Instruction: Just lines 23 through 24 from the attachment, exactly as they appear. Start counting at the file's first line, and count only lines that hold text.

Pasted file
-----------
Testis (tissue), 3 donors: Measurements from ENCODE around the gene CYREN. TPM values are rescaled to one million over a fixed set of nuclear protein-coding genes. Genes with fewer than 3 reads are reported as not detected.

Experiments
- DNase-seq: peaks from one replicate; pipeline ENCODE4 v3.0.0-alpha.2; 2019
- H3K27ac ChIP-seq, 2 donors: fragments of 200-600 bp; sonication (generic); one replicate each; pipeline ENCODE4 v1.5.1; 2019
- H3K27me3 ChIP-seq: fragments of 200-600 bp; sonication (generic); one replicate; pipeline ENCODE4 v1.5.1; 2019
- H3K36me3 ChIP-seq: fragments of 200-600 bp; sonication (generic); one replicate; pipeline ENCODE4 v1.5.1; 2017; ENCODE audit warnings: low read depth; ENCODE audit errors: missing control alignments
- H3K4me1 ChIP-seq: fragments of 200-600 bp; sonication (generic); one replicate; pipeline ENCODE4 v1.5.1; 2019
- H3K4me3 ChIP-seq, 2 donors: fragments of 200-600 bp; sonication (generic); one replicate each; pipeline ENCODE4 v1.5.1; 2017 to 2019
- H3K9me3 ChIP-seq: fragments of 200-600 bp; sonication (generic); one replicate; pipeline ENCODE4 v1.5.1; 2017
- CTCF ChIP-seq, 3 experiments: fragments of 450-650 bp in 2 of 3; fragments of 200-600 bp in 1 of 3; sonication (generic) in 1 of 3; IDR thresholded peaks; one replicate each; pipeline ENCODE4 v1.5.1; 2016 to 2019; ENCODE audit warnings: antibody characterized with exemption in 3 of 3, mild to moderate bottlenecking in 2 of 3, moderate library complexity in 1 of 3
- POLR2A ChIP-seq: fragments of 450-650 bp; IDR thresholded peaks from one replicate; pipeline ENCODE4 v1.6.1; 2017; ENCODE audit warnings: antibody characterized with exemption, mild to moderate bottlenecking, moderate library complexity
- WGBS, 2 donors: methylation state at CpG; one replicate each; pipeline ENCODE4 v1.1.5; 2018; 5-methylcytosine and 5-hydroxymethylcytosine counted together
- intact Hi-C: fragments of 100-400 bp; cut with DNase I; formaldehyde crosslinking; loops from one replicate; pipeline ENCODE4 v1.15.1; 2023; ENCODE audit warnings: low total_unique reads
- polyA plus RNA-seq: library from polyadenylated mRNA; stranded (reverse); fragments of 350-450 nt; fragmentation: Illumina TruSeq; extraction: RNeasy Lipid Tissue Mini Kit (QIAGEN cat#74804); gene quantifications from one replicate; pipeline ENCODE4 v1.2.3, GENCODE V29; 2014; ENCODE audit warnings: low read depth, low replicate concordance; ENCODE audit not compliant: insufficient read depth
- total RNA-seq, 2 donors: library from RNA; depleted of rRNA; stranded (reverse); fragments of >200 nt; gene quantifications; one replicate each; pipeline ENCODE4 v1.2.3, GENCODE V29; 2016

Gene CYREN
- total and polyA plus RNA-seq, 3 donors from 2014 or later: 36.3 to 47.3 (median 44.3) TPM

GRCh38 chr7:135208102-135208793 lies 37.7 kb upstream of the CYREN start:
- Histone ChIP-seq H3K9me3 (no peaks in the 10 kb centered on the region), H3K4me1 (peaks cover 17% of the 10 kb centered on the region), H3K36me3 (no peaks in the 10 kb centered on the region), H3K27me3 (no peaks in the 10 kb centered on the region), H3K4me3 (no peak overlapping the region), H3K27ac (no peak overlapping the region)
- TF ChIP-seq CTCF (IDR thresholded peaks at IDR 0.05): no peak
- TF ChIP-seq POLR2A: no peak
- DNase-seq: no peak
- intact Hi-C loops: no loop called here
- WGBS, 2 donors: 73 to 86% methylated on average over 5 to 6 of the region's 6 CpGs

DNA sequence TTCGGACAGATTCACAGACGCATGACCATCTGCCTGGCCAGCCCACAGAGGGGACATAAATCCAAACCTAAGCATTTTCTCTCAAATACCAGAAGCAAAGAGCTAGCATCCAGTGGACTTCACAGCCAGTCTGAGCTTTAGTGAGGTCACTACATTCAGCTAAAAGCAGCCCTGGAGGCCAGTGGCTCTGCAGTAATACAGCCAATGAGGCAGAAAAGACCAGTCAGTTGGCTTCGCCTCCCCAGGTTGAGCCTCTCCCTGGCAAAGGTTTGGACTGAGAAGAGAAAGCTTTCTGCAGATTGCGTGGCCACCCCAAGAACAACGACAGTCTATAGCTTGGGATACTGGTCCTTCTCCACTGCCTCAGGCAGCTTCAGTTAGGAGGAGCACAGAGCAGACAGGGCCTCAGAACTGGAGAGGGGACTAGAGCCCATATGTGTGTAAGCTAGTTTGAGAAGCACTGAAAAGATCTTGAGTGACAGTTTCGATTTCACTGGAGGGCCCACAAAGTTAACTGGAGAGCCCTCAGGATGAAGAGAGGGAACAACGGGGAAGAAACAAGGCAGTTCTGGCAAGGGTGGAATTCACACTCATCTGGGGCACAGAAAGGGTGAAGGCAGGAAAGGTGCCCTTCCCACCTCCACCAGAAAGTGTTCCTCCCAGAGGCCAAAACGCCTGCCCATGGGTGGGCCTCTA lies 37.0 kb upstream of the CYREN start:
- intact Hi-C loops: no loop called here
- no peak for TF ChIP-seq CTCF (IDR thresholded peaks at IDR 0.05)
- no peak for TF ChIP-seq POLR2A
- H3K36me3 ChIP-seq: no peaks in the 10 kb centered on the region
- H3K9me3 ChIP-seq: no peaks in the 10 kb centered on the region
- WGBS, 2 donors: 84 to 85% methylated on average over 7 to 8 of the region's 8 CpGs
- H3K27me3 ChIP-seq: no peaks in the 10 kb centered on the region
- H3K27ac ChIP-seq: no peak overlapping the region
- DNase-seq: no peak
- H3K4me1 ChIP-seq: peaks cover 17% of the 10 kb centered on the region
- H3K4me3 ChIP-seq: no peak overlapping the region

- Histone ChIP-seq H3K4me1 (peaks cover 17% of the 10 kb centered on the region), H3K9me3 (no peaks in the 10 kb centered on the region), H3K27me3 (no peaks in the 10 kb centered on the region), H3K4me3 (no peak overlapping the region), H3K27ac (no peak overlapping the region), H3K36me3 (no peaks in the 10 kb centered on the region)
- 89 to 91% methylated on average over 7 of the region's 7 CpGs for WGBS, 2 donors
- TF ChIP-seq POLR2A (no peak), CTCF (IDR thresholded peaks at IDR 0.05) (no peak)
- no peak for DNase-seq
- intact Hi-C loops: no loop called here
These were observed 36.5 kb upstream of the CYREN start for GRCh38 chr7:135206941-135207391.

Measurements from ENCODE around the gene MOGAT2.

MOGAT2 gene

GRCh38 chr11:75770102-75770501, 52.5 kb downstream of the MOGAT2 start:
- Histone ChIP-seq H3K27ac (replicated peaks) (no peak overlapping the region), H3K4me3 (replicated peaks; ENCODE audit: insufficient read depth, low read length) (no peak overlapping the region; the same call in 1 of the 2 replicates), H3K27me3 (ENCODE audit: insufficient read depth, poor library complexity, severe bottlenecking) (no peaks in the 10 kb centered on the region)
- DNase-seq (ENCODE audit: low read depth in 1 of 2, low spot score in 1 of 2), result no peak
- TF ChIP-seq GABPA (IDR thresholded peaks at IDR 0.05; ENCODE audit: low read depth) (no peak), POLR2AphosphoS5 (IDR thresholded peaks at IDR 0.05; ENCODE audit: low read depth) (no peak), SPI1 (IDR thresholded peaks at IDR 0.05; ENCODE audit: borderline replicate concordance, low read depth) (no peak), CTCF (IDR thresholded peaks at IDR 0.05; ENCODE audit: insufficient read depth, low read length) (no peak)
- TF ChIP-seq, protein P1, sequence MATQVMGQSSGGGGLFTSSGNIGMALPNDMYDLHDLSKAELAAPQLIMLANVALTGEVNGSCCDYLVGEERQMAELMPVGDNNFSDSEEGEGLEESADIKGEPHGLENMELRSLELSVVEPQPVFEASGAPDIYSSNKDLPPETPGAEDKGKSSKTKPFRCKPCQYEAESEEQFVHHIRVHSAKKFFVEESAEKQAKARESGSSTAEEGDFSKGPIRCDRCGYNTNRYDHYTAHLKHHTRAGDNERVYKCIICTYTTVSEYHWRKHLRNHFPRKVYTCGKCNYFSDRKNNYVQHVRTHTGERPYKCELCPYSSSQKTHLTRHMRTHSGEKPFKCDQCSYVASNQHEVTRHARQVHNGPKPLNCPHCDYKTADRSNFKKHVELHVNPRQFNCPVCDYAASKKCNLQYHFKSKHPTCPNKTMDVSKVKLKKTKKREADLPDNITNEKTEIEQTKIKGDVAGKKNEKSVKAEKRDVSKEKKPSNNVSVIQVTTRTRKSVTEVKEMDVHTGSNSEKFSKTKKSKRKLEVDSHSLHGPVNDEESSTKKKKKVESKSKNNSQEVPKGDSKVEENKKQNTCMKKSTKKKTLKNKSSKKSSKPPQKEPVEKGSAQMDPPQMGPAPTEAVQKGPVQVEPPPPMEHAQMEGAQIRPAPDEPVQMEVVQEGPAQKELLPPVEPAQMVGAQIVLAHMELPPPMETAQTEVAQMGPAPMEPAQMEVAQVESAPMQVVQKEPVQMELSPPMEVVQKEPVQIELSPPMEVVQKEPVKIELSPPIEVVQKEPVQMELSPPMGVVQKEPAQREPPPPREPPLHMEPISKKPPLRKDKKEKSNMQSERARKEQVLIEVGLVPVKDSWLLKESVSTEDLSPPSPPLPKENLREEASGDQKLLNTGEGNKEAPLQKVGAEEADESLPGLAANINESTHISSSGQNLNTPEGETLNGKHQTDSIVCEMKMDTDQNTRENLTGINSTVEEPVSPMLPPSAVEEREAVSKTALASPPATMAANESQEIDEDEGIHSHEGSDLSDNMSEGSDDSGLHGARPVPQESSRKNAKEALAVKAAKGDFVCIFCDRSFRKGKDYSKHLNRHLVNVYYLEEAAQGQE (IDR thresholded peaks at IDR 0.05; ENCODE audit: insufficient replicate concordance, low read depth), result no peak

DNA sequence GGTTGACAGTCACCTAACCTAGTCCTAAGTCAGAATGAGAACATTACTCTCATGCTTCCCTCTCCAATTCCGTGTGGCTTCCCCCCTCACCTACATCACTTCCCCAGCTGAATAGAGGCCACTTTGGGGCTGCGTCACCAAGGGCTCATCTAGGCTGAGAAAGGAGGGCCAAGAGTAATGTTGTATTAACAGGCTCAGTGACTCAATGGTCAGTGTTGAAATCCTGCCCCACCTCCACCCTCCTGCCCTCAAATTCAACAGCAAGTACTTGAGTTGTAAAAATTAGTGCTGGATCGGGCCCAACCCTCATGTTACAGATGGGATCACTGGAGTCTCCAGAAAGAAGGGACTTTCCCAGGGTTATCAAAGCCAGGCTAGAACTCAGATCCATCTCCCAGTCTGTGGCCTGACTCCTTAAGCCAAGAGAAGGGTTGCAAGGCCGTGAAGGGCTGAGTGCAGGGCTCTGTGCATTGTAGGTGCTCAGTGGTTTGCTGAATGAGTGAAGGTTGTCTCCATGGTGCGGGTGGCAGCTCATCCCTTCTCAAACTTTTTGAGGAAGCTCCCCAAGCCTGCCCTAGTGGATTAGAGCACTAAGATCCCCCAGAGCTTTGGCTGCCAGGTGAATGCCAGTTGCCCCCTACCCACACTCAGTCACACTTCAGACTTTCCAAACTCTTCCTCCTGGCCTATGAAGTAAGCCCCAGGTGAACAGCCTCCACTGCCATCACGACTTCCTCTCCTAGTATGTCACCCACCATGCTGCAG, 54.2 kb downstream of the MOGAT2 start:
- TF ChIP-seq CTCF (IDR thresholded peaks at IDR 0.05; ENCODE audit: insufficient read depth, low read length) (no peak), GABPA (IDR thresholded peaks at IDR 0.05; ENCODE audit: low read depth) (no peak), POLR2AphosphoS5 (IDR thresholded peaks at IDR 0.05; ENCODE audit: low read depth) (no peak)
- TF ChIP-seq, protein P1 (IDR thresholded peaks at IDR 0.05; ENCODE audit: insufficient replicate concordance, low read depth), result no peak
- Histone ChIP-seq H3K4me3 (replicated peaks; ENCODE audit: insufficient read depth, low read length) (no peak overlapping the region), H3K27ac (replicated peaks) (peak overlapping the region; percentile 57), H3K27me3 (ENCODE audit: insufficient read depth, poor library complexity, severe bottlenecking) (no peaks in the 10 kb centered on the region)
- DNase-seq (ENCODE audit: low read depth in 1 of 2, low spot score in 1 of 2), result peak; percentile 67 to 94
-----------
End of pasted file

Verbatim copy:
- intact Hi-C loops: no loop called here
- WGBS, 2 donors: 73 to 86% methylated on average over 5 to 6 of the region's 6 CpGs